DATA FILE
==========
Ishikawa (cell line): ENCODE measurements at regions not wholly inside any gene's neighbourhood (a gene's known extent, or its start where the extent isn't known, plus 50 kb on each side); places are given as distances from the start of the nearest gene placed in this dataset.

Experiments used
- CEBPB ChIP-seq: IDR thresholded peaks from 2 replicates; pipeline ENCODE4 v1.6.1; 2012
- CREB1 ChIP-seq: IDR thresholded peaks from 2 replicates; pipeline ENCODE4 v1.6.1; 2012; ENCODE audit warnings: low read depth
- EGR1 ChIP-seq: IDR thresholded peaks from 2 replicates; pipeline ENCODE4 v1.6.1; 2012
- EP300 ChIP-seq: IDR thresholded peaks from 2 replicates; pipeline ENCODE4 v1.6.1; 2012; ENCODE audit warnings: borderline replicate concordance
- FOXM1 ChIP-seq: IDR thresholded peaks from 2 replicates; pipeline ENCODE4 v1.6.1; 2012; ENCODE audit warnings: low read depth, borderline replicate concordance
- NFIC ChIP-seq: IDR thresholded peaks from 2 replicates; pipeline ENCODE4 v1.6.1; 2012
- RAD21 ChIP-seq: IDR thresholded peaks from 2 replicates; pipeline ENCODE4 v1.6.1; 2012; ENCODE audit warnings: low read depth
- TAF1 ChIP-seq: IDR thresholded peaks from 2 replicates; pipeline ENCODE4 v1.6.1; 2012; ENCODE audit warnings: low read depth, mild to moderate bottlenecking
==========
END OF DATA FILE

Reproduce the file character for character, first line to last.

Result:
Ishikawa (cell line): ENCODE measurements at regions not wholly inside any gene's neighbourhood (a gene's known extent, or its start where the extent isn't known, plus 50 kb on each side); places are given as distances from the start of the nearest gene placed in this dataset.

Experiments used
- CEBPB ChIP-seq: IDR thresholded peaks from 2 replicates; pipeline ENCODE4 v1.6.1; 2012
- CREB1 ChIP-seq: IDR thresholded peaks from 2 replicates; pipeline ENCODE4 v1.6.1; 2012; ENCODE audit warnings: low read depth
- EGR1 ChIP-seq: IDR thresholded peaks from 2 replicates; pipeline ENCODE4 v1.6.1; 2012
- EP300 ChIP-seq: IDR thresholded peaks from 2 replicates; pipeline ENCODE4 v1.6.1; 2012; ENCODE audit warnings: borderline replicate concordance
- FOXM1 ChIP-seq: IDR thresholded peaks from 2 replicates; pipeline ENCODE4 v1.6.1; 2012; ENCODE audit warnings: low read depth, borderline replicate concordance
- NFIC ChIP-seq: IDR thresholded peaks from 2 replicates; pipeline ENCODE4 v1.6.1; 2012
- RAD21 ChIP-seq: IDR thresholded peaks from 2 replicates; pipeline ENCODE4 v1.6.1; 2012; ENCODE audit warnings: low read depth
- TAF1 ChIP-seq: IDR thresholded peaks from 2 replicates; pipeline ENCODE4 v1.6.1; 2012; ENCODE audit warnings: low read depth, mild to moderate bottlenecking